Working Tourist Visa B1
Tourists who are eligible for aliyah and wish to work in Israel may apply at Misrad HaPnim (Ministry of Interior) nearest their residence for a B-1 Working Tourist Visa or, if they already have a job offer, they may apply at the Misrad HaPnim office nearest to the place of work.
Individuals who are eligible for aliyah require:
Valid Passport for at least 3 months over the requested stay
1 passport photo
Proof of Eligibility for Aliyah (usually a notarized letter from overseas community rabbi)
Proof of Medical Insurance for the entire stay in Israel
If you have already been in Israel for 6 months, a teudat yosher (Record of Good Standing) from the Israeli police.
You may also be required to give a Record of Good Standing with an apostille from abroad and/or a medical certificate regarding your health.
If you have a job offer, also bring a letter from the employer, on official letterhead, with your name, passport number and job description of the promised job. If approved, Misrad HaPnim will issue a B-1 visa for up to 2 years. When the visa expires you may apply at Misrad HaPnim for a renewal.
Individuals who are not eligible for aliyah require:
Record of Good Standing with an apostille
Certification and results of specific medical tests including blood tests performed in clinics or hospitals recognized by the Israeli Consulates. (The certification must cover, inter alia, normal results in tests for tuberculosis, hepatitis and AIDS.)
Fingerprints accompanied by a photo with a declaration.
A completed application for the visa
Two passport pictures (5X5 cm)
The prospective employer must write a letter to Misrad HaAvoda (Ministry of Labor) requesting that the tourist work for them, stipulating why they need to hire this specific tourist. The letter must also include the name, passport #, job description, starting date and duration of the job. If the visa is approved, which may take several weeks, then the letter of approval must be taken to the local Misrad HaPnim and a B-1 Visa may be granted for 6 months for the specific place of employment only. The visa is generally granted for a period of 6 months and a request can be made for a 6 month extension, which may or may not be granted.
Note: Government offices do not hire tourists.
Taxes: A holder of a B-1 Visa pays a higher income tax rate than an Israeli resident.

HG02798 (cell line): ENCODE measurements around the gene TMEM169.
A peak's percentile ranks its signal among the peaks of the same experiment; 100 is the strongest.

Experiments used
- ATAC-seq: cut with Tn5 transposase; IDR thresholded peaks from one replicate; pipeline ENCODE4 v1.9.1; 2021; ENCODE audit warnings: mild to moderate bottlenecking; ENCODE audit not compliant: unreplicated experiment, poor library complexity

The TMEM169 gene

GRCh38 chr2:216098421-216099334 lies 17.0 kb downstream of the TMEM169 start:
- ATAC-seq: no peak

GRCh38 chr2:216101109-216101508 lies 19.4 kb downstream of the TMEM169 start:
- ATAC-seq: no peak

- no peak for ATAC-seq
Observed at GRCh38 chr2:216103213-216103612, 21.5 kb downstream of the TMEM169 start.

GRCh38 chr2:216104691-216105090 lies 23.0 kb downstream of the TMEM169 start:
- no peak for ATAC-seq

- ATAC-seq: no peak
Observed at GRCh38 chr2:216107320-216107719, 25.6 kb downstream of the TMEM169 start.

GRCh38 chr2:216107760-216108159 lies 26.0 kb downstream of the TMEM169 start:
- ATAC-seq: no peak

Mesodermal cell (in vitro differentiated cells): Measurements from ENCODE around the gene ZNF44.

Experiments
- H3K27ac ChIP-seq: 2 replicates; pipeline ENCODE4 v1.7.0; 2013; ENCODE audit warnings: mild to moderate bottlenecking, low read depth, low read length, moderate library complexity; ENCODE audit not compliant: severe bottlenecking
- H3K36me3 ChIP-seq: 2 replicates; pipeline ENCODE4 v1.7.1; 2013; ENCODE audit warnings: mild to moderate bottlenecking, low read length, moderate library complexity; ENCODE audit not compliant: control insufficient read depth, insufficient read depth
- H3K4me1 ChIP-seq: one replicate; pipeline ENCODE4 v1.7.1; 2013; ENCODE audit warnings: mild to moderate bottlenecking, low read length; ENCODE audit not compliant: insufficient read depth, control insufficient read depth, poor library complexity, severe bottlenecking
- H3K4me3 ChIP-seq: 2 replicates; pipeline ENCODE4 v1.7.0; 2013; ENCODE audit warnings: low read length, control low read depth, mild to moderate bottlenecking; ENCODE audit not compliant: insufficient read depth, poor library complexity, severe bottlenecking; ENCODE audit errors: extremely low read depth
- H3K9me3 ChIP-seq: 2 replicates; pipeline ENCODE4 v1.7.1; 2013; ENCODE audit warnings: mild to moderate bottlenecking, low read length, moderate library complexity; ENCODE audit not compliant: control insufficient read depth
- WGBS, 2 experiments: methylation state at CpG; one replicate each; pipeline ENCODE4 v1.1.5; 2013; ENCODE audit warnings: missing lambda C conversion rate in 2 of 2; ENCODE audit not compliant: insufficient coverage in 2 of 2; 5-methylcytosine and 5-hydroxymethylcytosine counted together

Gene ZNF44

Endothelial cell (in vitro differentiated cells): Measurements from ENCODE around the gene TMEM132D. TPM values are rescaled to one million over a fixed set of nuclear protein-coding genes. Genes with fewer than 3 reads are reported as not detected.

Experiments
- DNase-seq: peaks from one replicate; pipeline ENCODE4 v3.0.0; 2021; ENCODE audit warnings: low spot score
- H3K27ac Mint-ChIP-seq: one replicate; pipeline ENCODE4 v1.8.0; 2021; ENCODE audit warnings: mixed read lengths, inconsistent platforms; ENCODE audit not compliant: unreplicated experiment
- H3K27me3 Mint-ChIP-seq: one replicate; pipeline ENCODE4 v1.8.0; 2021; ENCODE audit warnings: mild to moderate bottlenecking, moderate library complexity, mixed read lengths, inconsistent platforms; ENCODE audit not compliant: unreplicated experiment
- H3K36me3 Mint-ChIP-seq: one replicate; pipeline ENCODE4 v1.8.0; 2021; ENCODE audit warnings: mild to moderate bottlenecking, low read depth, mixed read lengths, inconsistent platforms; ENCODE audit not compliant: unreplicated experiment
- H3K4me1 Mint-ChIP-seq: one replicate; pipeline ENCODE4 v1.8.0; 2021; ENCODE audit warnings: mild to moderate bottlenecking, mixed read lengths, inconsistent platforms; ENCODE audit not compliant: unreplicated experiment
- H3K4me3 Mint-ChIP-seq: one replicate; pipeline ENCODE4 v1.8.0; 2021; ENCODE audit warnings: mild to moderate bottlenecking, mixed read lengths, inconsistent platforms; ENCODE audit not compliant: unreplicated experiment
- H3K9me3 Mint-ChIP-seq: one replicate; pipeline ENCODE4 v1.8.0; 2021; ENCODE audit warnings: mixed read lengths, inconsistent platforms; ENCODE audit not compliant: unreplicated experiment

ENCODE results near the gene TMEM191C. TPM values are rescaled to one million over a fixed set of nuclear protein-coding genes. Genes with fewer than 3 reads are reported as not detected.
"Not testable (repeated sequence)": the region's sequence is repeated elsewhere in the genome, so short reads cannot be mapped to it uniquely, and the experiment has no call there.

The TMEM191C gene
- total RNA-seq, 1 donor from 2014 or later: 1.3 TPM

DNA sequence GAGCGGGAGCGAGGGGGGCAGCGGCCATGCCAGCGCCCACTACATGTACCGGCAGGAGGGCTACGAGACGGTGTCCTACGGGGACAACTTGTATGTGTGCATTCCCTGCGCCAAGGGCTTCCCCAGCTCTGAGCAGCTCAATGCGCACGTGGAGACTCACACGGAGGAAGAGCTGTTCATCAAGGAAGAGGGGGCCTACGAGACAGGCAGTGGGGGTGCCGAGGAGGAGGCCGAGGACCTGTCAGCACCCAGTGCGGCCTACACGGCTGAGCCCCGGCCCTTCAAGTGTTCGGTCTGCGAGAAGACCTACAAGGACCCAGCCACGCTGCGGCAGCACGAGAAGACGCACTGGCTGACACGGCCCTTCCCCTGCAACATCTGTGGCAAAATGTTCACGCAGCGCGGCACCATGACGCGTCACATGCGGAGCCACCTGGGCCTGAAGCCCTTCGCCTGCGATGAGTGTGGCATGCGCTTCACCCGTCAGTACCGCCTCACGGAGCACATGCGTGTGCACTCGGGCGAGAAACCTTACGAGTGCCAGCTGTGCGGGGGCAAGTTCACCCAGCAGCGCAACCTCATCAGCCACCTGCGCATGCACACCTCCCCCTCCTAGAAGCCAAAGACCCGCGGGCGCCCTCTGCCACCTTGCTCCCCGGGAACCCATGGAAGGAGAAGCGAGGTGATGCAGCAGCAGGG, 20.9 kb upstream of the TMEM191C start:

Bituach Leumi (National Insurance Institute) and Health Benefits: Working tourists will have Bituach Leumi payments deducted from their salary but are not entitled to national health insurance even when paying in to Bituach Leumi. If a tourist is in Israel for more than a year, he can appeal to Bituach Leumi and ask to be regarded as a resident, which would entitle him to basic health insurance – but in most cases, this is NOT granted.
Customs Benefits: You may import or purchase a vehicle in Israel, with a reduction in taxes, when you enter Israel or within 3 months of your date of entry.
Klitah (Absorption) Rights: If you choose to make aliyah and have been in Israel for a cumulative stay of more than 24 months in the 3 years prior to date of aliyah, you will not be eligible for full absorption rights. You will be eligible for some benefits providing you were in Israel for less than 5 years in the last 7 years. For more information, consult with an AACI counselor via email@example.com or with a Jewish Agency representative.
Note: There are two types of B-1 Visas. There is a single-entry visa and a multiple-entry visa. If you intend to travel outside of Israel for this job, be sure to choose the option of the multiple-entry visa. Be aware that the single-entry visa is cancelled automatically when exiting Israel, whereas the B-1 multiple-entry visa is valid until its expiration date.
We recommend consulting with an AACI counselor if you are considering this visa.
The information presented in this article was accurate at the time of publication. Changes in procedures and in the law may occur. AACI does not take responsibility for changes and recommends you confirm the above information with an AACI counselor.
Update July 2020
Israeli Passport Application